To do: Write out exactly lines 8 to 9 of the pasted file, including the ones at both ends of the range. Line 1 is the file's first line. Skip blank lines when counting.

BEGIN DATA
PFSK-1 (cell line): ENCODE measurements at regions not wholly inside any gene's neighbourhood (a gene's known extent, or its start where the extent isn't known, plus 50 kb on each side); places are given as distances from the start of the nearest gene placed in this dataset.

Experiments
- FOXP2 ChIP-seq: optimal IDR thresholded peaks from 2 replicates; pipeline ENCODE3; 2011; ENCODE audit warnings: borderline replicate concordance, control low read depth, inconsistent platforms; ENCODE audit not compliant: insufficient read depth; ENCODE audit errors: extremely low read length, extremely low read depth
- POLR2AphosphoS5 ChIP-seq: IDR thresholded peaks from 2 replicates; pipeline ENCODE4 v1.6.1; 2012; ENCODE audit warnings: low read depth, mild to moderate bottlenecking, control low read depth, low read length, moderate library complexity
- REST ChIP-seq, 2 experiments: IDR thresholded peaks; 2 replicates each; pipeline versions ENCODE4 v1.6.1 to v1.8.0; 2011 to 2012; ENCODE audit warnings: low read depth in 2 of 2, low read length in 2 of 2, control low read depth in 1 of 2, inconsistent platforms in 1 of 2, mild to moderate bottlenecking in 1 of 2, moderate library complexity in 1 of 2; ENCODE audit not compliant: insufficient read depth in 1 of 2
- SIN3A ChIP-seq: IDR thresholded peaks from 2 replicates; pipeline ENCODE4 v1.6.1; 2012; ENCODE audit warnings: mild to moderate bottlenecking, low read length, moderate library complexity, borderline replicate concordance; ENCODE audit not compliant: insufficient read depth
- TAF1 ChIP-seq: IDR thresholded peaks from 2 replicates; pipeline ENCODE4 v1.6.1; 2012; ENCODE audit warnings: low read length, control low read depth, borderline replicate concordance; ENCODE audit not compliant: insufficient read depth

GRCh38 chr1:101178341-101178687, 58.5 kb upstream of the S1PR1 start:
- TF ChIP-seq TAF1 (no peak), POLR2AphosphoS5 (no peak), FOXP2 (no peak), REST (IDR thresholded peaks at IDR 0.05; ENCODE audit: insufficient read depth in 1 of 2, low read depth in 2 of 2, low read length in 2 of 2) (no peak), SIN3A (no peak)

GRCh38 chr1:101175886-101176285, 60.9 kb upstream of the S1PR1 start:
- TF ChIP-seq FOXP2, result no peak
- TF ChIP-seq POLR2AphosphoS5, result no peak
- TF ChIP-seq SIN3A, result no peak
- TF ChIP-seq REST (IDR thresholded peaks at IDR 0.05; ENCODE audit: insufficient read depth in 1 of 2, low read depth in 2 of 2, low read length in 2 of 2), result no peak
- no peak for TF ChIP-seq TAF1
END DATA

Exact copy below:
GRCh38 chr1:101178341-101178687, 58.5 kb upstream of the S1PR1 start:
- TF ChIP-seq TAF1 (no peak), POLR2AphosphoS5 (no peak), FOXP2 (no peak), REST (IDR thresholded peaks at IDR 0.05; ENCODE audit: insufficient read depth in 1 of 2, low read depth in 2 of 2, low read length in 2 of 2) (no peak), SIN3A (no peak)